Ever see an executive fumble an answer to a question from a reporter, or maybe even an employee? Of course, it happens all the time. There are times when we simply may not want to answer a question, but the key reason for flubs is that we are unprepared to speak. One way to become more articulate is to prepare yourself in advance.
Essayist Arthur Krystal addresses inarticulateness and the power of writing to resolve it in a recent article for the New York Times Book Review. Krystal paraphrases an email interview with Harvard psychologist Steve Pinker and states, “thinking precedes writing and that the reason we sound smarter when writing is because we deliberately set out to be clear and precise.” Novelist Vladimir Nabokov, whom Krystal also cites, understood this and it’s why he used index cards during a televised interview recorded in the late Fifties about his book Lolita. Nabokov may have looked rumpled, but he spoke eloquently.
It’s a good lesson for every executive — be prepared before you speak. Such preparation is not reserved solely for major presentations; it also applies to impromptu messages that executives need to deliver constantly. I liken these leadership messages to elevator pitches in reference to their brevity (a short ride) but also their importance (selling a big idea).
Leadership is about persuasion — convincing others of the soundness of your point of view. Writing out your thoughts is good practice and I believe that doing so is not onerous because managers regularly script their thoughts in email. Here are three tips for preparing your leadership pitches to be more persuasive.
1. Think it through. Consider the key issues facing your team; it is a good idea to have a short leadership pitch for each one. What the issues are is up to you, but they should reflect the big things that are happening — initiatives, issues, and challenges. Your pitch needs to reflect your reasoning and your point of view as well as why people should support you and your idea.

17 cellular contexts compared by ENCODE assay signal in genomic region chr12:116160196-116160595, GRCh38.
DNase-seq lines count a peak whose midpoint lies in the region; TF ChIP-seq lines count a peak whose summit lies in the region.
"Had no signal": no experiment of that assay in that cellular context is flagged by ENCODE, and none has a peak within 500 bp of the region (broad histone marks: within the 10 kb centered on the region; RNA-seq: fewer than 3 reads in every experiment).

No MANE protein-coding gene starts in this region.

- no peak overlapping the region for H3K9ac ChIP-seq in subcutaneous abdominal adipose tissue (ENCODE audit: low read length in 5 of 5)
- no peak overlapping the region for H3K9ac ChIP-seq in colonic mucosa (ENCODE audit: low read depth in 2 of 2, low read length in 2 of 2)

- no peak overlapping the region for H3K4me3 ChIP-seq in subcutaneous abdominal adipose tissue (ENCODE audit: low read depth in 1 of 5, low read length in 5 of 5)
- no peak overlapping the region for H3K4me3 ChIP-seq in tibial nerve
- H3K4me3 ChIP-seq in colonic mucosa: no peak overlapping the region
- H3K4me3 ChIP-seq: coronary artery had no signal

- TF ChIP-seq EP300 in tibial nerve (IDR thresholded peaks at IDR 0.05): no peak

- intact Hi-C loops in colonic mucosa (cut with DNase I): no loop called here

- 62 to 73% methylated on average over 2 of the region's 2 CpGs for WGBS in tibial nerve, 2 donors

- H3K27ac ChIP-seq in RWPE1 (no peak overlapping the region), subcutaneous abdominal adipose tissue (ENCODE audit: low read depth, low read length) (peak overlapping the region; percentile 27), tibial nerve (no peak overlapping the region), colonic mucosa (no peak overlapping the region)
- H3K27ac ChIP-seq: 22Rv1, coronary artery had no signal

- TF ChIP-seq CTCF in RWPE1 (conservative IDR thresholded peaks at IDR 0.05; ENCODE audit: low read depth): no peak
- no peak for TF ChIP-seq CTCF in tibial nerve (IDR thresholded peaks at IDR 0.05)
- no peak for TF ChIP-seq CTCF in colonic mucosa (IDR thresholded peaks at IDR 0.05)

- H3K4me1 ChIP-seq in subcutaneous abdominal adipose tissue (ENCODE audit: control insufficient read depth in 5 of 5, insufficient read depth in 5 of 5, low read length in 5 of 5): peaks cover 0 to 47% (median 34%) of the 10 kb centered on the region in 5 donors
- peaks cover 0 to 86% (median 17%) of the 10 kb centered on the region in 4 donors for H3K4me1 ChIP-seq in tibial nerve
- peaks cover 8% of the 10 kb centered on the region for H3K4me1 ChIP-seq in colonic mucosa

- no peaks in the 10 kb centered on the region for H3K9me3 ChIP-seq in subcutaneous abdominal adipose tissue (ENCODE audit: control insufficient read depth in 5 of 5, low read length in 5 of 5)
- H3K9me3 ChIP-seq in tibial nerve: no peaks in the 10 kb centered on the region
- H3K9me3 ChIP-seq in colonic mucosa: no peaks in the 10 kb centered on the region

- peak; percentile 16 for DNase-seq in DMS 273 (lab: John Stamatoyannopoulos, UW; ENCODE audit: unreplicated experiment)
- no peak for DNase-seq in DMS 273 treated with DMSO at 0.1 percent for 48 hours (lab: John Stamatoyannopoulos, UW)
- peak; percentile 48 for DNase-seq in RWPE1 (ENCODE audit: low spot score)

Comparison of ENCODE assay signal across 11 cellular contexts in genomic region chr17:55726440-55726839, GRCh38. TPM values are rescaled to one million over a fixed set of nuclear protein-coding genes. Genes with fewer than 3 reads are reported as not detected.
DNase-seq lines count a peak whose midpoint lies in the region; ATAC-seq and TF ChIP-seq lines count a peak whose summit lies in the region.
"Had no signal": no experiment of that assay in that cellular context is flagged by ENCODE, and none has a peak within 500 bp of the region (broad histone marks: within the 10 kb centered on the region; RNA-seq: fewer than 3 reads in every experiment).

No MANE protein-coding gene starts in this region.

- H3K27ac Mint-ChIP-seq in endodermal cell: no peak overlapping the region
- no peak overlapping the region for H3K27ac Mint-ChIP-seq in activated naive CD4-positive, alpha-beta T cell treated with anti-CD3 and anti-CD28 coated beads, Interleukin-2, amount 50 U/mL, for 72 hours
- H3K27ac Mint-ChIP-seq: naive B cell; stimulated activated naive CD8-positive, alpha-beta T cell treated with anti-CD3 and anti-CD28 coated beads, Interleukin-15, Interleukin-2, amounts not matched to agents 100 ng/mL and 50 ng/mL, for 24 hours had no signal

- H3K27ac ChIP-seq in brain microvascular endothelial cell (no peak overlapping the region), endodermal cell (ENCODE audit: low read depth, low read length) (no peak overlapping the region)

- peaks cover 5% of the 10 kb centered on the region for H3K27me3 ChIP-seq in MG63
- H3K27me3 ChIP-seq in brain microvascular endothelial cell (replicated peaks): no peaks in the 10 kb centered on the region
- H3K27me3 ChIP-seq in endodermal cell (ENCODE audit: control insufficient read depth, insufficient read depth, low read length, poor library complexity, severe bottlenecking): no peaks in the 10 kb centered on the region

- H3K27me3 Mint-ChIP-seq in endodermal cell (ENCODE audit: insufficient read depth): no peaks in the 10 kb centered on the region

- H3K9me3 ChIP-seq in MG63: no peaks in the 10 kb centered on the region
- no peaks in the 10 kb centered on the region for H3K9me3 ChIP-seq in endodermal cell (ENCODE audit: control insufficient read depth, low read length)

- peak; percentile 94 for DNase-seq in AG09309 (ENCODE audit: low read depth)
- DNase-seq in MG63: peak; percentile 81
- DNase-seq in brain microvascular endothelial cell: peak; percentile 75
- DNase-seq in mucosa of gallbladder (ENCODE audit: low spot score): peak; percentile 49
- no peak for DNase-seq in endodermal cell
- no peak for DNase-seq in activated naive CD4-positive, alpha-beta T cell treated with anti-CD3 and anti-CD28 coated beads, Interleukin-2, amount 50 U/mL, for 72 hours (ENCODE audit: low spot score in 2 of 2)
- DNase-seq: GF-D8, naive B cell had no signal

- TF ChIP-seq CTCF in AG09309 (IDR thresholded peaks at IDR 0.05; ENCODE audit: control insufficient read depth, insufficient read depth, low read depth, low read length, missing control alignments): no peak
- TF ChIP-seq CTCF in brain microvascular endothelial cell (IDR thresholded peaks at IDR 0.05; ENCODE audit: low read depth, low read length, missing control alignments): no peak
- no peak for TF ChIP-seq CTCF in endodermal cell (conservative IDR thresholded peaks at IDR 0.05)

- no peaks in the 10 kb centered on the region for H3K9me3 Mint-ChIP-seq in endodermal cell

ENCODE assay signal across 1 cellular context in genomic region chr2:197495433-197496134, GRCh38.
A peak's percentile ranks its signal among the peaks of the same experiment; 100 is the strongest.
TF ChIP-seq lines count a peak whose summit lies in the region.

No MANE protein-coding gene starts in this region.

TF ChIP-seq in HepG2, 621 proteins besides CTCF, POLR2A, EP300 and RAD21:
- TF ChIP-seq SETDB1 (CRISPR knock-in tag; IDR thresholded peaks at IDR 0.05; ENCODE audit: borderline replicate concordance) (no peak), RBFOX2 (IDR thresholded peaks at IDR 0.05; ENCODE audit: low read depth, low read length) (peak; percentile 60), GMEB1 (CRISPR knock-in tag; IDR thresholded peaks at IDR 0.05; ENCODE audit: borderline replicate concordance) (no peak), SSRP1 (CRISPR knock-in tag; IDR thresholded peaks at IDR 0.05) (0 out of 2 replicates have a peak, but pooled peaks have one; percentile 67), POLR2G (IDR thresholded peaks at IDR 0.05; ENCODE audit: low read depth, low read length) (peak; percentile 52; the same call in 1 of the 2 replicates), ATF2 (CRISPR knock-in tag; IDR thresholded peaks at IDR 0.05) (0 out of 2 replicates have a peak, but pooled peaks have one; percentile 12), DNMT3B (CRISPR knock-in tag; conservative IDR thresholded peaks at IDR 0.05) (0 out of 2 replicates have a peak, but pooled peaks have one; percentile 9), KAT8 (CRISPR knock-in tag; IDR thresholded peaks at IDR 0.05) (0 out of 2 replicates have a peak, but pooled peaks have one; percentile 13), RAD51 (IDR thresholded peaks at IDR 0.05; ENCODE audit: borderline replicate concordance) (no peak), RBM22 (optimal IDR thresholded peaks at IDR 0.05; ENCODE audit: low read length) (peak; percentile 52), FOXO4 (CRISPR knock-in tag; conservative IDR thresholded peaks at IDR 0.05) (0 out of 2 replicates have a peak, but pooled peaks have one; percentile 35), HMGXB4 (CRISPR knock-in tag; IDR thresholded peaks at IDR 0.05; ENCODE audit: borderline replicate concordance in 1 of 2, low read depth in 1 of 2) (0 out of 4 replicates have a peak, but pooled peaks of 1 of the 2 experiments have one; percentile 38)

2. Script it out. Write out your thoughts. This gives you the opportunity to focus on the issue and think about what you want to say. It’s always good to provide a short explanation and then segue into your argument. Leverage the business case for your idea and talk about the impact your idea will have on others and the on the organization.
3. Rehearse it. Yes, it is important to practice your messages out loud. Many executives I have coached practice on their drives to and from work. You might also use a voice recorder (often integrated into your mobile phone) to get used to delivering the message out loud. The recording is for you; no one else need listen. What’s more, as my colleague and consultant Kathy Macdonald advises, you can time yourself. That’s good practice for keeping messages short and tight. (Note: do not try to drive and record at the same time.)
Many of you reading this may be saying, “Great idea, but who’s got time for this?” My response is make time. One executive who helped me learn the importance of leadership messaging is Paul Saginaw, co-founder of Zingerman’s — once judged by Inc. magazine as “one of America’s coolest companies.” As Ann Arbor-based Zingerman’s grew from a deli to a collection of food-related businesses, the number of employees grew exponentially. Paul found himself stretched thin as all entrepreneurs do, but he disciplined himself to think ahead to how he could continue providing insight and direction to key employees. He prepared messages in advance so that if he encountered a person he needed to speak to he would have something cogent and coherent to say, not in greeting but in the form of tangible advice.
Preparing your key messages in advance has another advantage. It will help scripting more formal presentations easier because you will have a collection of key thoughts prepared. This will help you become a more fluent and polished presenter. And when you are asked questions, you will have the verbal dexterity to deliver a reply that shows command of the issues as well as an ease that radiates confidence.
First posted on HBR.org 9/30/2009